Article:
An Open Letter to “Sarah” and Chad, the “Mystery Man,” at Miller Park

Chad the "Mystery Man" and  Sarah's son.

Chad the “Mystery Man” and Sarah’s son.

Dear Sarah and Chad,

We are baseball fans just like you and read Sarah’s blog about your interaction with each other this weekend at Miller Park.  It touched us here at Miller Park, like it obviously has so many people through social media (take a look at the long list of comments on Sarah’s blog! WOW!) and the general news media.  It was a great story of kindness in the spirit of baseball.

We want to reach out to you both and invite you back to Miller Park for a game as guests of the Brewers.  We want you to meet again so a proper “Thank You” can take place.  A thank you over the internet isn’t as meaningful as a thank you in person.  And what better place to do it than Miller Park!?  Anyway, if you are reading this, please get in touch us via e-mail at  Milwaukee is a close community and a lot of “friends of friends” as we all know–somehow this message will find you both.  We hope to make another special memory for you and your family.

Thanks for teaching everyone a lesson in kindness and Go Brewers!

–John and Cait (and the rest of the Brewers Staff at Miller Park)


I read the story last night….simply awesome! Casts a wonderful light on young people of today! Way to go, Chad!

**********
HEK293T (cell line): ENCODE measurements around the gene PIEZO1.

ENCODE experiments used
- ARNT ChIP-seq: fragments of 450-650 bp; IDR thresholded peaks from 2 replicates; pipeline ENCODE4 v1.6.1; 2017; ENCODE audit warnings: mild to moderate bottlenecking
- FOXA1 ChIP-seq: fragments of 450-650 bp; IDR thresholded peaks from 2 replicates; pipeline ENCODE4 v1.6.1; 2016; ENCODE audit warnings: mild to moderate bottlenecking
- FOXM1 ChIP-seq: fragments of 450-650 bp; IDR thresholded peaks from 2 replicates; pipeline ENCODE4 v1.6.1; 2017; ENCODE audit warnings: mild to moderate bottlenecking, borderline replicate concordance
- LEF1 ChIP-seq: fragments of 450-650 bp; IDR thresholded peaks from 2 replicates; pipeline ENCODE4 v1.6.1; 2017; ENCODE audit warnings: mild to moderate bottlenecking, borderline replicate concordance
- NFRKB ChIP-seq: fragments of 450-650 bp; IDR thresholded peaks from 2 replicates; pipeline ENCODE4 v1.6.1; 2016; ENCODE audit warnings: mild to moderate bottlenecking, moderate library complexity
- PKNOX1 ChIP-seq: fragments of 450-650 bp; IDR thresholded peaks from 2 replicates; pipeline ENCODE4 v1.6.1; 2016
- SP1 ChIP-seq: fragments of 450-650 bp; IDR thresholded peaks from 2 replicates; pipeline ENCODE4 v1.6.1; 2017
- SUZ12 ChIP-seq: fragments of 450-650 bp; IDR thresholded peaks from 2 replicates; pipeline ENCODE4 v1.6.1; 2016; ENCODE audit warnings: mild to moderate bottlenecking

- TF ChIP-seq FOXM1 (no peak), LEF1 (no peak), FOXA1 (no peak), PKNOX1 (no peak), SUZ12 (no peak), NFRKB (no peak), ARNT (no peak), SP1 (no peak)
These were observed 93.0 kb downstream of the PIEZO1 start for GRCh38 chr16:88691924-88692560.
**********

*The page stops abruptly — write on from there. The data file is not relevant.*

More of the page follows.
Sarah was able to contact the “Mystery Man” according to an update from her blog! So glad to hear that the Brewers are interested in this story and inviting him back to a game “on them”!

such a cool story and what a kind gesture for this guy to go out his way for this child. People like him are one in a blue moon. Way to go Chad.

Very Awesome, I love the “small” town sports factor in all of this! The Brewers community and fans ROCK the house!

This story is amazing and hows the good that social media can do, and is such an awesome reminder to all that small acts of kindness go a long way. I am so happy that they have connected and that the Brewers are inviting them back for a proper Thank You!

This was such a great story..and I will share,I really hope they all will meet again.

This story was such a bright spot in an otherwise very dark world in baseball right now. A great reminder of what the game should mean to all fans of all ages. Maybe MLB should require ALL their players to read this story to remind them of how lucky they are to be playing this great American pastime!

@slkooiman is her Twitter handle

What a great story. I just listened to a radio segment where Gene Miller interviewed Sarah.

This story touched me in TWO important ways. 1. it was wonderful how Chad (?) helped and cared for that young boy; even going out of his way to help brighten his day, but ALSO, I would like to thank Sarah for taking the time to THANK Chad for doing so. Too many times we help someone else (in any way) and it goes unnoticed or unmentioned. I for one feel hurt when I help someone and they do not even reciprocate with a smile or a thank you! I do things for others because I want to help them and also because I hope if I need it someday, someone will be there to help me. I want nothing in return but a smile, a nod, a thank you, SOME kind of acknowledgement that what I did was appreciated. So Sarah, in my book, what YOU did in taking the time to say “thank you, and to try and find your “stranger”, is what made the biggest impression on me.